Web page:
Traveler, writer, reviewer, all-round observer. I like anything cool & fast, but occasionally sit at a cafe watching the world go by.
In honor of WWII and the courageous vets of that time period, this is my reporting and take of the news, 75 years ago today…
February 11 & 12, 1940
As the world is engulfed in winter and in war, your roving reporter brings you the news as it happens to give you folks at home the stories of the day…
Despite the deep freeze blanketing over Europe, in a surprising move yesterday, following an artillery barrage that was heard 100 miles away, Russia overwhelmed Finland with over 120,000 troops, breaking through defenses at the Karelian Isthmus. Desperate to regain their land, the Finnish counter-attack failed to push back the Soviets. Today may be the beginning of the end for Finland as their troops withdraw to a second line of defense after several losses such as the Million Fort which was destroyed by explosive-laden sleds used by the Russians, killing everyone inside.
And stepping up their peace-treaty, Germany and Russia further their trade agreement in Berlin, exchanging Soviet raw materials, which includes food and oil, for German manufactured goods, including arms.
In the Atlantic, U-boat attacks increase as numerous innocent ships were either badly damaged or sunk, bringing many brave souls to Davy Jones’ Locker. Not standing idly by, English minesweeper HMS Gleaner sunk Germany’s U-33 while it was on a mine-laying operation in the Firth of Clyde, the largest and deepest English waters off the coast of Scotland. One of the captured German sailors from U-33 was carrying some of the rotors from the infamous Enigma machine. The parts were immediately sent to cryptologists in England in their effort to break Germany’s secret code.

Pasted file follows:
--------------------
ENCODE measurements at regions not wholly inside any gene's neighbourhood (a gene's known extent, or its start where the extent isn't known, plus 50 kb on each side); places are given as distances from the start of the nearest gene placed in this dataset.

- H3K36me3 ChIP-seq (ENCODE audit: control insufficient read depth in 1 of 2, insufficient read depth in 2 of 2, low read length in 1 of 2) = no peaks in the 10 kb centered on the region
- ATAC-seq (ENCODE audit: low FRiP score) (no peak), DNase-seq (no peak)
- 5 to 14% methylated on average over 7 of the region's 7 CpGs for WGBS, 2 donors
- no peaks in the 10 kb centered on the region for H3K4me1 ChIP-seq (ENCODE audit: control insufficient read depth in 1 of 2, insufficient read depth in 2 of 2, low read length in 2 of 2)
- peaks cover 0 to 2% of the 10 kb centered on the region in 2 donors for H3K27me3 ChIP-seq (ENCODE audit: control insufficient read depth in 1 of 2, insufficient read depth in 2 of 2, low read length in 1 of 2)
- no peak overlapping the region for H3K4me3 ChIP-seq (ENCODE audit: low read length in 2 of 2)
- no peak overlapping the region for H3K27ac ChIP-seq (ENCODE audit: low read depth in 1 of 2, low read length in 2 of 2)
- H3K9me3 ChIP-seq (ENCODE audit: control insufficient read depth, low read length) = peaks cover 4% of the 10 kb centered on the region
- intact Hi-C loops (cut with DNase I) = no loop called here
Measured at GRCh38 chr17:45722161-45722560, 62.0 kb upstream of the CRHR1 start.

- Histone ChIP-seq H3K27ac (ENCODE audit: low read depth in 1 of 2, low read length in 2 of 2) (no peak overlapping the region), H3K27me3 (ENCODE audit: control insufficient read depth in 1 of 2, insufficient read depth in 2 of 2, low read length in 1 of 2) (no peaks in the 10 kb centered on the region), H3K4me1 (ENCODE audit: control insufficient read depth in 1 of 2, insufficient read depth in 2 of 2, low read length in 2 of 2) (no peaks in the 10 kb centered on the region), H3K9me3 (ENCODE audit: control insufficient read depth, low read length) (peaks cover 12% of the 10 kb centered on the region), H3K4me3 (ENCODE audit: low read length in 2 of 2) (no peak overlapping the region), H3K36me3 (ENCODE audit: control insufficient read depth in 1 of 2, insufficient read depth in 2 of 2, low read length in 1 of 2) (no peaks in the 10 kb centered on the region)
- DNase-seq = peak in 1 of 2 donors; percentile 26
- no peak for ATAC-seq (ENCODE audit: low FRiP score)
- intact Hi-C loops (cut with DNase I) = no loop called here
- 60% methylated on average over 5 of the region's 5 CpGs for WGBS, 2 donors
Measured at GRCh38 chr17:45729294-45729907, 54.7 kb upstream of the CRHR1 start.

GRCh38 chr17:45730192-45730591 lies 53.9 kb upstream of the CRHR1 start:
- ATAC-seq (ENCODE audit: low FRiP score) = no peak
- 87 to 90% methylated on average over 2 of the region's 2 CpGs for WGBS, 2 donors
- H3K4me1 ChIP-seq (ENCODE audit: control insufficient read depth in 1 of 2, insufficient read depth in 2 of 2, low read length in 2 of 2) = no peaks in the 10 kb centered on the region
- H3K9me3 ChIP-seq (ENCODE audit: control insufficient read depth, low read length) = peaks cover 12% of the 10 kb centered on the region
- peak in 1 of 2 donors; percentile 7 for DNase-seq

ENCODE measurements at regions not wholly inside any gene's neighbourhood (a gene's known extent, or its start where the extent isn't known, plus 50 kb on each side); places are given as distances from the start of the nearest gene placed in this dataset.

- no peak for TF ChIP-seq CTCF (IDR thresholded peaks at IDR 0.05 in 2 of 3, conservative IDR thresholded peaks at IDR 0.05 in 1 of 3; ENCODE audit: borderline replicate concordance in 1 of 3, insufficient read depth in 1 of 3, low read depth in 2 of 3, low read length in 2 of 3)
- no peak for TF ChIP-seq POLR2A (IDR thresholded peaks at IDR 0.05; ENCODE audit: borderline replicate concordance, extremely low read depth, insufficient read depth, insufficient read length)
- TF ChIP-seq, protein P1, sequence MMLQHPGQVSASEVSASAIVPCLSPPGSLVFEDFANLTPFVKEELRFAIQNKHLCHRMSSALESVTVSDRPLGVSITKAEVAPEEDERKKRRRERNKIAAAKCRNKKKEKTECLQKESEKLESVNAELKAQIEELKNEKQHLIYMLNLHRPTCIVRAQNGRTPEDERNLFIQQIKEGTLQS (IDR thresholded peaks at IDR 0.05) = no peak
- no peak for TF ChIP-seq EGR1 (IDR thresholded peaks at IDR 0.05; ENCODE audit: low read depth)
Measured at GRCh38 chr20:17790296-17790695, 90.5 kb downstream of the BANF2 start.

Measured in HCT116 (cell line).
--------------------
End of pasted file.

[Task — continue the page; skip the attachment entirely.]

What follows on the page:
In contrast to Germany’s newsreel from a few days ago celebrating their cowardly massacres in the Atlantic, British Movietone News released their newsreel today showing the hardships of the neutral merchant sailors.
Furthering their efforts to keep the oceans safe, British warships enforce their blockade of any German ships: The destroyer HMS Hasty captures the German blockade runner SS Morea off the coast of Portugal; the cruiser HMS Glasgow captures a trawler off the coast of Norway; and the cruiser HMS Dorsetshire stops the German freighter SS Wakama off the coast of Brazil. Although the German crew set fire to their own ship, all 46 were picked up by the cruiser.
In England, the government initiates paper-rationing with supplies cut by 40%. And following widespread complaints about the hardships of servicemen’s wives living in London, today they are given increased allowances. As though England doesn’t have enough on their minds, the IRA carried out a raid yesterday on a company store at the Initial Training Camp of the Royal Irish Fusiliers in Northern Ireland.
In Canada, well-known author and Governor-General Sir John Buchan, died in Montreal yesterday, at the age of 64, after surgery for head injuries caused by a stroke a few days ago. His suspense novel Thirty-Nine Steps lives on in the 1935 Alfred Hitchcock film.
And one final news to report today, WOR broadcasts “The Adventures of Superman” this afternoon, featuring the comic strip hero. Able to leap tall buildings in a single bound, who is this mysterious super hero?
That’s it for now. Your Roving Reporter, Aki Solomos, signing off.